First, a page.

As mentioned in my last
I know that some people find Twitter confusing, perhaps because individual posts (tweets) are so short and the interface is pretty sparse. It’s best to think of it as somewhere between live chat and Facebook – I find it a more immediate experience than the “big content” social networks, and the ability to easily direct comments to your friends using the @ “mention” function feels more friendly than Facebook, which often feels to me like shouting into a void.
Another thing I like about Twitter is that I can follow, say, a big-name author without them having ever to acknowledge my presence, and likewise I don’t have to “friend” every random user who wants to follow me. It’s very like socialising at a party, where you can hover on the edge of a conversation or have a long one-to-one chat, depending on your level of acquaintance.
In addition, the very simplicity of Twitter means that I don’t have to worry about the complex privacy issues surrounding Facebook. A Twitter account holds your tweets and a brief biography – that’s it. One caveat is that you need to remember that unlike FB, Twitter is completely public. There is a DM (direct message) facility which can be used for private, one-to-one tweets, but anything else you say is visible to the entire Internet. Writer, beware!
So, how do you go about using Twitter to network as a writer? Rule one: do not spam your timeline with promos for your books. This bears repeating: do not spam your timeline with promos for your books. In particular, if someone is kind enough to follow you back, do not DM them with invitations to buy your book. This is really, really poor netiquette and will lose you followers.
This is not to say that you can’t promote your book at all, because that’s part of the reason people follow you – to get the latest news from the horse’s mouth. But make it just one small part. Talk about how your writing is going, retweet useful/cool/funny posts about your areas of interest (see the article on blogging), and most of all, interact with your followers and the people you follow. Capture people’s interest first, and then they won’t mind the occasional promo tweet.
One tool I find really useful is Hootsuite, which is a web-based Twitter client. Its multi-column interface allows you to see incoming and outgoing tweets, direct messages, mentions, etc all on one web page, and you can hook it up to multiple accounts, both on Twitter and other social networks such as Facebook. Even more useful, you can schedule tweets to go out when you’re not online – very handy if you want your book announcement to be seen at a busy time of day in another timezone, but don’t want to stay up all night.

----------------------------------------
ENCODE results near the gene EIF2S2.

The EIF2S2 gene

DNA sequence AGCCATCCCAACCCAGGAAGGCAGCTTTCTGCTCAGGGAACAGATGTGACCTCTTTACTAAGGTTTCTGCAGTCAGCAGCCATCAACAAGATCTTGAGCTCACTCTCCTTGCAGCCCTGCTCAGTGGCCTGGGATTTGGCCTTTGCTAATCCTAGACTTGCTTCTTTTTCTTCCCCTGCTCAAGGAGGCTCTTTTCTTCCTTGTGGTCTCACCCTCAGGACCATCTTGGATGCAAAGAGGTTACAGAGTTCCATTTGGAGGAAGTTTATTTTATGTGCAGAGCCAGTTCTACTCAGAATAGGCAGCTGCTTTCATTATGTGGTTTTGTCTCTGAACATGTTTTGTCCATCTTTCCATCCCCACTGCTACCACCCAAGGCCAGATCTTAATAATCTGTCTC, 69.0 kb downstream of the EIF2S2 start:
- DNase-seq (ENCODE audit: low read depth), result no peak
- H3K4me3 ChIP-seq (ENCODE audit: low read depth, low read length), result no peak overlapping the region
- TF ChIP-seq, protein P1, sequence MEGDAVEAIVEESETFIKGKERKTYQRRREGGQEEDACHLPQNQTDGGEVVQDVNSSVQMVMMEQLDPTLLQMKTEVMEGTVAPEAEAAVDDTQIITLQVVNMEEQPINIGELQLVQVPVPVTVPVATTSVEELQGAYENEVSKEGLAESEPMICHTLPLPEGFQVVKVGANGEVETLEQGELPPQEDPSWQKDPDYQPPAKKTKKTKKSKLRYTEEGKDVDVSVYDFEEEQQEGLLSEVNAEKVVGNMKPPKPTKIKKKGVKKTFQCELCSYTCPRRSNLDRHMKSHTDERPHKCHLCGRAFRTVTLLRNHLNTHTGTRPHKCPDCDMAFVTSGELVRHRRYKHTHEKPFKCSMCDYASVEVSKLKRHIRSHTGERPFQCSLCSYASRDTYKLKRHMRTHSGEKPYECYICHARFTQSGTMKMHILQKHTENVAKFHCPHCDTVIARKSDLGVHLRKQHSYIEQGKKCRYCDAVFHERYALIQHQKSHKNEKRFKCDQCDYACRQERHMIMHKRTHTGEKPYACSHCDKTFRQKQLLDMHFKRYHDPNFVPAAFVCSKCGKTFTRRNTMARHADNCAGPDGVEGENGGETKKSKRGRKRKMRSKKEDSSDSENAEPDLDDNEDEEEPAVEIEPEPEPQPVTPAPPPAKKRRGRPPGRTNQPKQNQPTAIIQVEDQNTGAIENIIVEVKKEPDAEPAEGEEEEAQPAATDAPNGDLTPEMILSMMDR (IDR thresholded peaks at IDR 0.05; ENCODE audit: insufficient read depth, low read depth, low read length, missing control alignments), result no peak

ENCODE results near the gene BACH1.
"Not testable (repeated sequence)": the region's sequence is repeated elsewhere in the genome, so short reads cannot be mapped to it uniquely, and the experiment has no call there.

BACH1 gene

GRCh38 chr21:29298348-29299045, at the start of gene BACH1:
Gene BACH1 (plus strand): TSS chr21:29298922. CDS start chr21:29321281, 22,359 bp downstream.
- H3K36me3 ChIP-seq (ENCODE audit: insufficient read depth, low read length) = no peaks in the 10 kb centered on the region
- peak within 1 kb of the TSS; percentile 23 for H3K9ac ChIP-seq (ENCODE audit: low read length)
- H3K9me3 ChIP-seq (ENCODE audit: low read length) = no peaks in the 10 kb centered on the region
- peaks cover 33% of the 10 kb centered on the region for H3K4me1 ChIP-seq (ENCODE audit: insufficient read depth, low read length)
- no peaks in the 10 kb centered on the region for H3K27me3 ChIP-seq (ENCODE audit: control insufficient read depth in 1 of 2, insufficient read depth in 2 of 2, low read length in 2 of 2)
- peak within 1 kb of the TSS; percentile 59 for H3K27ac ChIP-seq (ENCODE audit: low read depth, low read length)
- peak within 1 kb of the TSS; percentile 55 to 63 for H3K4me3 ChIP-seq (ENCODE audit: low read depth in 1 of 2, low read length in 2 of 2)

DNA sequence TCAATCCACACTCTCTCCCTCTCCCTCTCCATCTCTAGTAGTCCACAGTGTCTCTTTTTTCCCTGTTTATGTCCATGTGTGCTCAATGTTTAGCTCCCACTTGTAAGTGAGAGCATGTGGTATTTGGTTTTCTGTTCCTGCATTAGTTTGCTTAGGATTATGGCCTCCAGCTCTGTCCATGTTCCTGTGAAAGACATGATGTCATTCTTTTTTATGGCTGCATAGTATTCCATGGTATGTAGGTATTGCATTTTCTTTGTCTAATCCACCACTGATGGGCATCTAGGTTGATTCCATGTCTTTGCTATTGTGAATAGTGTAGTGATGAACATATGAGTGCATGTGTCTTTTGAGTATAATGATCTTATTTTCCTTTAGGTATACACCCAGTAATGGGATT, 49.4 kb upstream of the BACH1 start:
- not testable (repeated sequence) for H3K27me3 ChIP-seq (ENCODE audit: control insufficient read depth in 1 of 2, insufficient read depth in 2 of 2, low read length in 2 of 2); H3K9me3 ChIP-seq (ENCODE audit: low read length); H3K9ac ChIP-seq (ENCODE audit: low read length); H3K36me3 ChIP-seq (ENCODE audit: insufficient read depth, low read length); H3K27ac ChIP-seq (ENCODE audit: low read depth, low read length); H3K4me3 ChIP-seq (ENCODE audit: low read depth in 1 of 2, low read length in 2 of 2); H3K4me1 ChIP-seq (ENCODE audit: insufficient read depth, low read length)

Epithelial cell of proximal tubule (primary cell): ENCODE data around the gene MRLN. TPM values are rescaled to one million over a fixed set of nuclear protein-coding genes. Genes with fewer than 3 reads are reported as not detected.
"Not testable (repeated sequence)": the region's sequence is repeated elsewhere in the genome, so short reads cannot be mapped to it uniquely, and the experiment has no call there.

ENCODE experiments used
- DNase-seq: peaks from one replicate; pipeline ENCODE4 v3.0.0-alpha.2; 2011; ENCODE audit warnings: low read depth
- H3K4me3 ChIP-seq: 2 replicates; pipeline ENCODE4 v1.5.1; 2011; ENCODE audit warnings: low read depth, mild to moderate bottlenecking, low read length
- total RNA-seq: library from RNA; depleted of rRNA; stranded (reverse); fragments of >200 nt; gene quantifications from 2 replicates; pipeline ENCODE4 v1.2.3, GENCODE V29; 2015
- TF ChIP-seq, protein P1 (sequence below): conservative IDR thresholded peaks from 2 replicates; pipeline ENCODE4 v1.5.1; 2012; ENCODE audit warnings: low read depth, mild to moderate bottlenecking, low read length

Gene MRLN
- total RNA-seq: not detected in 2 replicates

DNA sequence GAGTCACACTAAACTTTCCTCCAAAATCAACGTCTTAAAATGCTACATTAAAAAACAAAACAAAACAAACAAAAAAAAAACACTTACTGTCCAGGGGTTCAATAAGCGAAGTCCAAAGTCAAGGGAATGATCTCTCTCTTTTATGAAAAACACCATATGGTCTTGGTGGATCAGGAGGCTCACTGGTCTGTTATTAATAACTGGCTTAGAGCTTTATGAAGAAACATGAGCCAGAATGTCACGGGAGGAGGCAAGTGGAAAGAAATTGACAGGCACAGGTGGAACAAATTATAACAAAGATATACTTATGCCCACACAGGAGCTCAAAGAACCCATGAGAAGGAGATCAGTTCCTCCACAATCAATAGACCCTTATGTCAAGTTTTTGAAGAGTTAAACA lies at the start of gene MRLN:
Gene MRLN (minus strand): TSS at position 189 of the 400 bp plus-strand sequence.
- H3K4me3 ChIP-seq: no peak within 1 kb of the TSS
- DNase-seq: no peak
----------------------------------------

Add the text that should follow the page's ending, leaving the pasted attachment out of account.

Once you’ve got the hang of it, you can be more creative with Twitter. I’m currently running a second account, @MalCatlyn, in which I tweet in the persona of the protagonist of my Night’s Masque novels. Of course this is an additional commitment on top of my normal social media presence, and thus not to be recommended unless you really love Twitter and have the time to spare.
How to get started
Obviously you need an account first – go to twitter.com to register. Note that usernames are not case-sensitive – I registered as ‘annelyle’, but I usually write it as ‘AnneLyle’ for greater readability, and all the links still work.
Once you’ve created your Twitter account, use the “Who to Follow” page to find people:
- Maybe you know someone who’s on Twitter (like me!), so you can just look them up and follow them.
- Try searching for your favourite authors’ names – but beware that other people might have the same name and have claimed the username first (e.g. author Adam Christopher tweets as @ghostfinder because his name was already taken). There are also a few fake, identity-thieving account around. Read the mini-biography attached to the account and check out the user’s timeline to see if they look like a real person or a spambot
- Similarly, type
writing(or whatever) into the “Who to Follow” search box and browse the results for interesting feeds
- The best Twitter users maintain public lists of good people to follow. When you find an account to follow, see if they are on any lists (the “Listed” number on their profile) and follow the links to find out who else is on that list.
Once you’ve got a bunch of people to follow, sit back and watch your timeline spool away. Don’t be too anxious to jump in, but at the same time, don’t be afraid to reply to others, retweet stuff, or just introduce yourself. E.g.
@AnneLyle Hi! Really looking forward to reading The Alchemist of Souls 🙂
As with most social media networks, you can import your blog’s RSS feed into Twitter, which will ensure you have a steady flow of tweets in addition to general chatter. I useTwitterfeed, as it’s very easy to set up.
Before you know it, people will start following you back – though some of them will undoubtedly be pornbots! Don’t worry, though, you can block unwanted followers. Some people leave the bots in their follower list to make the numbers look higher, but personally I would rather know that 99+% of my followers are real people who might actually be reading my feed.
Other articles in this series: